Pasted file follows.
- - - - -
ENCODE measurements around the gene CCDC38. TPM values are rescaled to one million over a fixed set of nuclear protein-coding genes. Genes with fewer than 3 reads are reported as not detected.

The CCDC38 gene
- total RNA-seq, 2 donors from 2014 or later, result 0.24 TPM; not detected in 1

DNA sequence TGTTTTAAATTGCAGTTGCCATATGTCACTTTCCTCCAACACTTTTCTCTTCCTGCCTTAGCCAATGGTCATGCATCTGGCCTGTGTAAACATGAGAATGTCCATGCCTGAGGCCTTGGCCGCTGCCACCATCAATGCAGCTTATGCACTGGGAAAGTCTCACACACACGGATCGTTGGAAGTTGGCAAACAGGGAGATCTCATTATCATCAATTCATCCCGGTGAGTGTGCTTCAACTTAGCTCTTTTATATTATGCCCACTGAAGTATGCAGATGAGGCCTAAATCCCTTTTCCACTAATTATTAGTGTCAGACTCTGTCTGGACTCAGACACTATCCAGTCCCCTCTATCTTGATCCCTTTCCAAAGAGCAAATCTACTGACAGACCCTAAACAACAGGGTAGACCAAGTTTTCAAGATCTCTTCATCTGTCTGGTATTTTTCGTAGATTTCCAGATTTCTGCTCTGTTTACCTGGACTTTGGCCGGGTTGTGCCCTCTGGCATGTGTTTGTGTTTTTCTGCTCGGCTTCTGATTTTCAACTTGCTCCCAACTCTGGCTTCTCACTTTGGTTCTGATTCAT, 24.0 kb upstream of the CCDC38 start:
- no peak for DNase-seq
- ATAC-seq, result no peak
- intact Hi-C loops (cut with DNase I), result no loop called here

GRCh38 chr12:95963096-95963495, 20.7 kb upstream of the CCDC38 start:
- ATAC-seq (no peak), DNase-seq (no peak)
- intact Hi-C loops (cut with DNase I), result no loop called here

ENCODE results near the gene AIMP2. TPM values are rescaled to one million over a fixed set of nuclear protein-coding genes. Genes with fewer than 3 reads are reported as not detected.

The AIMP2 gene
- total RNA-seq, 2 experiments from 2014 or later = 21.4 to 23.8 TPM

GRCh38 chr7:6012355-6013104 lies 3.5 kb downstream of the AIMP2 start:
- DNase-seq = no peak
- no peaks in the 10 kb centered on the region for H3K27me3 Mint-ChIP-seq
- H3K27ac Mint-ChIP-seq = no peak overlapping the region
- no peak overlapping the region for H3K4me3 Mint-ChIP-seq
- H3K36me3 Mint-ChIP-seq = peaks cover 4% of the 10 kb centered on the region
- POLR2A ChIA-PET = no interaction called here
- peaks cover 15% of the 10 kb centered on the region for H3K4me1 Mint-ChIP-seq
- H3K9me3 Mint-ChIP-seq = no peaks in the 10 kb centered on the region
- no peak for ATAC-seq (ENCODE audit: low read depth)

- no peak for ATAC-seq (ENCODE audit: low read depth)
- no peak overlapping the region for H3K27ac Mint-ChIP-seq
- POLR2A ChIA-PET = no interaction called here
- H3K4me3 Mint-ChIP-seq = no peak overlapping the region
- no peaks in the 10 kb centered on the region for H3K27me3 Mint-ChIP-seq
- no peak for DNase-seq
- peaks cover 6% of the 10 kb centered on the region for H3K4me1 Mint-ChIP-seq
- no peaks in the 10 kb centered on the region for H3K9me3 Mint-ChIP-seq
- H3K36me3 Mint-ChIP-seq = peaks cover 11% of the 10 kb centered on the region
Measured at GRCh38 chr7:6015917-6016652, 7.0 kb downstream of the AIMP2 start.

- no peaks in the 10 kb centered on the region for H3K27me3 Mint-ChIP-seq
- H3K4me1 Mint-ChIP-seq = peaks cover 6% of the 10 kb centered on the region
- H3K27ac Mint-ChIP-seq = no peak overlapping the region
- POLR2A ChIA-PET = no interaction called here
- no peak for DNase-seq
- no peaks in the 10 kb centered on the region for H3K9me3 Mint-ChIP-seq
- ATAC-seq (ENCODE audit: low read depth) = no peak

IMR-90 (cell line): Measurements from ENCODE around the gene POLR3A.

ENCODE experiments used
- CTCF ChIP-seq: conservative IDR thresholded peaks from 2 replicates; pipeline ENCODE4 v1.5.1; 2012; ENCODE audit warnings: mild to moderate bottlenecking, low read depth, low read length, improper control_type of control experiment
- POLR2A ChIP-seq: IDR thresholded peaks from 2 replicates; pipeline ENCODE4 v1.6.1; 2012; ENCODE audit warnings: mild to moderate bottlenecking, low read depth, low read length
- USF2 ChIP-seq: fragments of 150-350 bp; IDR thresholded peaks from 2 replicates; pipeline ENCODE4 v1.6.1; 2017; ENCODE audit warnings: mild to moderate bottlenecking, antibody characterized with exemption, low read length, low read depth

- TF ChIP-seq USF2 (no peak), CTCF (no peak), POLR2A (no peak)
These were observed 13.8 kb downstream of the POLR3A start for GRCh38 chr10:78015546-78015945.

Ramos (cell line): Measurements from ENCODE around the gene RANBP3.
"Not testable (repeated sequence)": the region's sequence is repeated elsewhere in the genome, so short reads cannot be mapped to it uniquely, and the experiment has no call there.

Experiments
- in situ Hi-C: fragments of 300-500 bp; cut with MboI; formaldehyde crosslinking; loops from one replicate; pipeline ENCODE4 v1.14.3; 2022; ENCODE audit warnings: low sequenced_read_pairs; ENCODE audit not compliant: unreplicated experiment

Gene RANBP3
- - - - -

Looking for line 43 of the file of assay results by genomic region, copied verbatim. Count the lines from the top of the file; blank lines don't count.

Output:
- CTCF ChIP-seq: conservative IDR thresholded peaks from 2 replicates; pipeline ENCODE4 v1.5.1; 2012; ENCODE audit warnings: mild to moderate bottlenecking, low read depth, low read length, improper control_type of control experiment